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Boko Haram refutes report of spokesman arrest
Nigerian group says man detained by government was not its spokesman, but confirms a senior member was captured.
Last Modified: 03 Feb 2012 16:30
Abubakar Shekau, Boko Haram's leader, accuses the government of staging a series of attacks on Muslim civilians

Boko Haram, the Nigerian Islamist group, has denied government reports that its spokesman was arrested, but confirmed another senior member of the faction was detained instead.

In a phone conference with journalists in the northeastern city of Maiduguri on Thursday, Boko Haram said that Abu Dardaa, the group's head of "public enlightenment", was arrested and not spokesman Abul Qaqa.

The man speaking on the phone claimed to be Abul Qaqa himself, but his voice reportedly sounded different from previous such conferences in which the purported spokesman has claimed responsibility for scores of deadly attacks.

There has also long been speculation over whether those going by the aliases Abul Qaqa and Abu Dardaa are the same person.

"We want to react on what security agents said regarding the arrest of one of our members," the man said.

"The person that was arrested was Abu Dardaa and not Abul Qaqa. I am Abul Qaqa. Abu Dardaa is the head of the 'Lajina', the department of public enlightenment, and not the spokesman."

'Further attacks'

A senior secret police official, speaking on condition of anonymity, said it appeared the person who issued the comments was indeed connected to Boko Haram, but he dismissed the statements as propaganda.

"It is no surprise they are making this ridiculous claim," the source said.

"Abul Qaqa is part of the 11-member Shura council, the sect's decision-making body, and his arrest is a serious setback to the sect."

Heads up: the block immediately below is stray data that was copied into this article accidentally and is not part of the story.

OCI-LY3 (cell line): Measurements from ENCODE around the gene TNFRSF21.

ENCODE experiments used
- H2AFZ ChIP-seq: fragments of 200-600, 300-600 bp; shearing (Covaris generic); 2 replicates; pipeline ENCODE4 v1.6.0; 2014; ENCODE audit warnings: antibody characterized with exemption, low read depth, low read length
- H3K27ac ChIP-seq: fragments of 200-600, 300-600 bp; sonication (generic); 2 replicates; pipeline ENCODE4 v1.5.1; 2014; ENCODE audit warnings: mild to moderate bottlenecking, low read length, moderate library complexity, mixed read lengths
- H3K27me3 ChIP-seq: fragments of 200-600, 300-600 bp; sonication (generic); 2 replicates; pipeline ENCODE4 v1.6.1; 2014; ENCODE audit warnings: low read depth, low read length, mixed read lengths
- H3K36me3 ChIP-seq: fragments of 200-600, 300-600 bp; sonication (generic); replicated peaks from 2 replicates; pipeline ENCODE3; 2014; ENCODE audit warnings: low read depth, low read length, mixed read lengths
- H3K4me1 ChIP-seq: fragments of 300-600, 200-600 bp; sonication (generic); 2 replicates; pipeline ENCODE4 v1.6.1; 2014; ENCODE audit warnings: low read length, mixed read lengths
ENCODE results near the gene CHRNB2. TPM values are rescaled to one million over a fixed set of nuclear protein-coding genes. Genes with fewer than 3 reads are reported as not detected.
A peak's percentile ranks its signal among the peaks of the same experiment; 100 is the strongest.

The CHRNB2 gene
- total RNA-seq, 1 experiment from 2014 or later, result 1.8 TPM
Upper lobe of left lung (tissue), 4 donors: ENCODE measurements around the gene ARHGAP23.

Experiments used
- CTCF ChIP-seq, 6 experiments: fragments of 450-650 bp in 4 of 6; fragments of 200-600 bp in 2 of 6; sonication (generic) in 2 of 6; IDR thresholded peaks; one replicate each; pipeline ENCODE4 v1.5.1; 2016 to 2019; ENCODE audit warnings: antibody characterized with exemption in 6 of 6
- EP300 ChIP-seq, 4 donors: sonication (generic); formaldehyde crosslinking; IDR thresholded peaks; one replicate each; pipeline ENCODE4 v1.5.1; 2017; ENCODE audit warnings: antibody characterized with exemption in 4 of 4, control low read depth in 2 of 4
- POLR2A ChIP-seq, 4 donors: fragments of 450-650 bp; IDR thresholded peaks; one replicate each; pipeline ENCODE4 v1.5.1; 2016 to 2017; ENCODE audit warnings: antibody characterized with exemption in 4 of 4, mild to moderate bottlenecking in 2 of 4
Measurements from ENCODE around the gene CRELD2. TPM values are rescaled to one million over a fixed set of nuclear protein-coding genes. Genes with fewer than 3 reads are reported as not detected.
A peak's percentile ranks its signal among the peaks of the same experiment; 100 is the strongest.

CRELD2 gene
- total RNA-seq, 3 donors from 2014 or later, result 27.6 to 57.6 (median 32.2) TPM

Security sources said on Wednesday that a suspect believed to be the person who goes by the alias Abul Qaqa had been arrested. Authorities have not officially confirmed his detention or his identity.

The man purported to be Boko Haram's spokesman alleged that Dardaa was arrested when he was sent to the northern city of Kaduna for negotiations with government officials.

Al Jazeera's Yvonne Ndege, reporting from Abuja, Nigeria's capital, said that the speaker told reporters "this individual was on the way to start negotiations with the Nigerian government around a peaceful settlement to the Boko Horam crisis. But then the Nigerian government turned the tables on him and arrested him on the spot."

Ndege continued: "He said that this was a betrayal that would undue peace in Nigeria and that the arrest and detention of the group's members would not deter them from further attacks." 

Bombing claims

Boko Haram has earlier said, "The arrest of Abu Dardaa is an outright deception and betrayal by the Nigerian government and security agents. They proclaim dialogue but are doing the opposite."

With authorities unable to stop attacks blamed on Boko Haram, there have been growing calls for dialogue to bring an end to the violence.

Boko Haram's deadliest attack yet occurred on January 20, when coordinated bombings and shootings killed at least 185 people in Nigeria's second-largest city of Kano.

The group also claimed responsibility for the August suicide bombing of UN headquarters in Abuja that left at least 25 people dead.

Boko Haram accuses government forces of frequently oppressing and attacking civilians in the country's predominantly Muslim northern regions for years.

Source:
Al Jazeera and agencies
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